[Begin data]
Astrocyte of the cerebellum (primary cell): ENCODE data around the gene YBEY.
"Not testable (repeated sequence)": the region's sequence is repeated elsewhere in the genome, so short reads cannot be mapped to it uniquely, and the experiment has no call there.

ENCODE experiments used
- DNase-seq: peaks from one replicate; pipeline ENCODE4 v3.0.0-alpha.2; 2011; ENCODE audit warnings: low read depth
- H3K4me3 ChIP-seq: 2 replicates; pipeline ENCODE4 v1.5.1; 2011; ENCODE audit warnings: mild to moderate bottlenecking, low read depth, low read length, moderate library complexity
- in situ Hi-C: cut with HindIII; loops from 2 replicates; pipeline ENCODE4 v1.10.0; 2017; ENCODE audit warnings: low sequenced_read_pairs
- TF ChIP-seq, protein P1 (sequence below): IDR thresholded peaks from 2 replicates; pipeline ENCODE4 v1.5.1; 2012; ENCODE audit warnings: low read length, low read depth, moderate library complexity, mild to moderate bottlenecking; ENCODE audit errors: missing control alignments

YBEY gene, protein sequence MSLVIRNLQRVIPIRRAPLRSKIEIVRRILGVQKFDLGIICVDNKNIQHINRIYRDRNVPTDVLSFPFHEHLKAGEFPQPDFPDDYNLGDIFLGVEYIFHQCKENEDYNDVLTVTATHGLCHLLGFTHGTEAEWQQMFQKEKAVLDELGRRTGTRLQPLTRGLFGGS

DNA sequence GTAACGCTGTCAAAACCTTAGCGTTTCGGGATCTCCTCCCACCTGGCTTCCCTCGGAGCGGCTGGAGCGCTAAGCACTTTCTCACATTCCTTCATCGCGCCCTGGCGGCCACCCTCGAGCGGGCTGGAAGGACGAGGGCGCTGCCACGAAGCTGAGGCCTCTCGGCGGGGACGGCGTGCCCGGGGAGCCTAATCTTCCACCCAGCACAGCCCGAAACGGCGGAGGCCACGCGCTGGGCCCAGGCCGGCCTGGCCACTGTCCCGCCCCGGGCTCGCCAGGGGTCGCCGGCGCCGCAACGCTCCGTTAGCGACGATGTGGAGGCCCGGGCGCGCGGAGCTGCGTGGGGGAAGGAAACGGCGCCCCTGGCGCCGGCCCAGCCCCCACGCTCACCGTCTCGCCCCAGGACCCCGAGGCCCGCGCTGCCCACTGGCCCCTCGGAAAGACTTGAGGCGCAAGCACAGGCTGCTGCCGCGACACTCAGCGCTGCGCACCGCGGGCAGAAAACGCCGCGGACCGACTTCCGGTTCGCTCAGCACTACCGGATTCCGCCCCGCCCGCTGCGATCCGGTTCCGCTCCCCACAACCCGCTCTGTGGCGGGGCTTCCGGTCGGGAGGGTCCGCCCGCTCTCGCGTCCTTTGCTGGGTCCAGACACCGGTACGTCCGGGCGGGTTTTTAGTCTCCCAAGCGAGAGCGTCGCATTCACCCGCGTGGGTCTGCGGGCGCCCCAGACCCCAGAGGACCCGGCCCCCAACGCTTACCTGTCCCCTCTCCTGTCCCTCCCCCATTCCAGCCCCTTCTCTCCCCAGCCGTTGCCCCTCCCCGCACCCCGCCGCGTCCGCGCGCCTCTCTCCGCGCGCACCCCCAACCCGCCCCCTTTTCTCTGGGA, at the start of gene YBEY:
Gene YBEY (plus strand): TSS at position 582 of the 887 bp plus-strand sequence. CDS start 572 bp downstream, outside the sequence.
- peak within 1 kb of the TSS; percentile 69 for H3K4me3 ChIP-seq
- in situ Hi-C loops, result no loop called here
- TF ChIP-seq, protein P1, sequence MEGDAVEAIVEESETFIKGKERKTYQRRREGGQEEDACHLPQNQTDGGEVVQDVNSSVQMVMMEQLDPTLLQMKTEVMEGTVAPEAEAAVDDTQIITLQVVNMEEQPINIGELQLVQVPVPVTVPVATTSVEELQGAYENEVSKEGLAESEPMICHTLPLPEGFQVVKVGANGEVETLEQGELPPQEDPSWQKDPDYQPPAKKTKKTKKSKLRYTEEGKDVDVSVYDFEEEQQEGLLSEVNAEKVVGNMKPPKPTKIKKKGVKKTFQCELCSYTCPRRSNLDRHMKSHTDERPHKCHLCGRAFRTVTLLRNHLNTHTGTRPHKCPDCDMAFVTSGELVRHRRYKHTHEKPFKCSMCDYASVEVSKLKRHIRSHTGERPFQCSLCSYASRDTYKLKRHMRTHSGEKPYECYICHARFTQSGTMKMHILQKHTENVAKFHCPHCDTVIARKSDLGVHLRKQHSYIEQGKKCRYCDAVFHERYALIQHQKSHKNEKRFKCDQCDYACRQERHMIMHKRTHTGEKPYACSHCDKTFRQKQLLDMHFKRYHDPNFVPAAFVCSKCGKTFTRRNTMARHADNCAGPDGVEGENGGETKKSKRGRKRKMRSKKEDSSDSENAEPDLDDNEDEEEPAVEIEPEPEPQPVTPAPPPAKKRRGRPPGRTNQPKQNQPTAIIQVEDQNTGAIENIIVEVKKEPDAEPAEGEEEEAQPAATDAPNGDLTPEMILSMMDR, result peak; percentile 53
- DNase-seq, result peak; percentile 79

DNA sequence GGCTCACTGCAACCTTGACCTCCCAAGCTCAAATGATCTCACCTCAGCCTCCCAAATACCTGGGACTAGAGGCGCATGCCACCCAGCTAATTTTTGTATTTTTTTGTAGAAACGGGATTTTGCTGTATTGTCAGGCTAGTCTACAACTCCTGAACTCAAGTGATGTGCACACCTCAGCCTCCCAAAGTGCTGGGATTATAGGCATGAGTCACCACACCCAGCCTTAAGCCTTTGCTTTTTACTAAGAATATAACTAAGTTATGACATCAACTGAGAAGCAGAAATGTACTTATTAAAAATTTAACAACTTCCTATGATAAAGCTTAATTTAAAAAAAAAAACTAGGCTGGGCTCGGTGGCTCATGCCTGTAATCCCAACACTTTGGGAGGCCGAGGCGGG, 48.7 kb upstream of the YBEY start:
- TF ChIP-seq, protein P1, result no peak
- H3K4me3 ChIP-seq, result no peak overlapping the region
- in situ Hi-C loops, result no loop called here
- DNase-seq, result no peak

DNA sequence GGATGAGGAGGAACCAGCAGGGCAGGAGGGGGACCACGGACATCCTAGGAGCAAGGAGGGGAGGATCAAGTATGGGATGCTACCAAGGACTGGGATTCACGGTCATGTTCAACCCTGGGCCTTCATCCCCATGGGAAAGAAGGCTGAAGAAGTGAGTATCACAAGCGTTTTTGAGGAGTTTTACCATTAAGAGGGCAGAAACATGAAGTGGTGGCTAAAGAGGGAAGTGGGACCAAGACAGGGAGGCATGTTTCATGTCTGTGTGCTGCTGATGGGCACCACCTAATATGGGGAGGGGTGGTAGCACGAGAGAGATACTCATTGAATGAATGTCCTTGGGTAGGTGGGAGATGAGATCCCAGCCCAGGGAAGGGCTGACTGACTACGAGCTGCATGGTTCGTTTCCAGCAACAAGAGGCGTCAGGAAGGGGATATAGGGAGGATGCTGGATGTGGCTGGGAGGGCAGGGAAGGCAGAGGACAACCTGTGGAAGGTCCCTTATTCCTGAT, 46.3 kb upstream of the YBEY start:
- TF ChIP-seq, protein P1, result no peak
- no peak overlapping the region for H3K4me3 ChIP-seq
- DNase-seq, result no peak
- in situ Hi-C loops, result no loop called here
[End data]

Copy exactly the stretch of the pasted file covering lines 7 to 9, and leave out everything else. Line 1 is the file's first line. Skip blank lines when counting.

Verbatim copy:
- TF ChIP-seq, protein P1 (sequence below): IDR thresholded peaks from 2 replicates; pipeline ENCODE4 v1.5.1; 2012; ENCODE audit warnings: low read length, low read depth, moderate library complexity, mild to moderate bottlenecking; ENCODE audit errors: missing control alignments

YBEY gene, protein sequence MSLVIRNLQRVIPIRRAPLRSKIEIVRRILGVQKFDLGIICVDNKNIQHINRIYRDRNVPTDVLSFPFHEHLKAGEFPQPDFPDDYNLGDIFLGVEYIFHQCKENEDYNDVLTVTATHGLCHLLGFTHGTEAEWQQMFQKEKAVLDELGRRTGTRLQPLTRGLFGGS

DNA sequence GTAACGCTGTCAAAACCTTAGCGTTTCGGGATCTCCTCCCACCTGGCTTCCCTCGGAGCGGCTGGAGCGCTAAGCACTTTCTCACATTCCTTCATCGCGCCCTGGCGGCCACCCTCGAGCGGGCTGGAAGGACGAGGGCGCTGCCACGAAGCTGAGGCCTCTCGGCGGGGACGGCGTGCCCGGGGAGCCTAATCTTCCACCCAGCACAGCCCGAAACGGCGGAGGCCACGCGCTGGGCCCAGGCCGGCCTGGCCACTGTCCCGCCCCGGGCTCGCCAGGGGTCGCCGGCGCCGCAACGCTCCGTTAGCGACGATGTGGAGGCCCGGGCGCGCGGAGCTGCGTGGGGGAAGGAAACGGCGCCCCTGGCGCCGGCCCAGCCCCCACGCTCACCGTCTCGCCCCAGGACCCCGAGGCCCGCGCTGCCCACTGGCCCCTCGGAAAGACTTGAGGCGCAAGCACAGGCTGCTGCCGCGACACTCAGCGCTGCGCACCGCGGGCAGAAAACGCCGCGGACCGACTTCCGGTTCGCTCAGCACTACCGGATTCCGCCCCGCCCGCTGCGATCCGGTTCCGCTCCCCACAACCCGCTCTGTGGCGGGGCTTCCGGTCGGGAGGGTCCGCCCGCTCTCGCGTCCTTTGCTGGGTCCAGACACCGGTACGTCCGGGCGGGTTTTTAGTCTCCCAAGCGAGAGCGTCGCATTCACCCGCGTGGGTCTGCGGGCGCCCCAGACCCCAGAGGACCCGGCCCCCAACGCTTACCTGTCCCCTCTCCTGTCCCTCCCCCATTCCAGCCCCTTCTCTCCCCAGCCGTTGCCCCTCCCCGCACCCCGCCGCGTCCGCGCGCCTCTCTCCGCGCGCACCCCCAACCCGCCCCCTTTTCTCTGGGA, at the start of gene YBEY: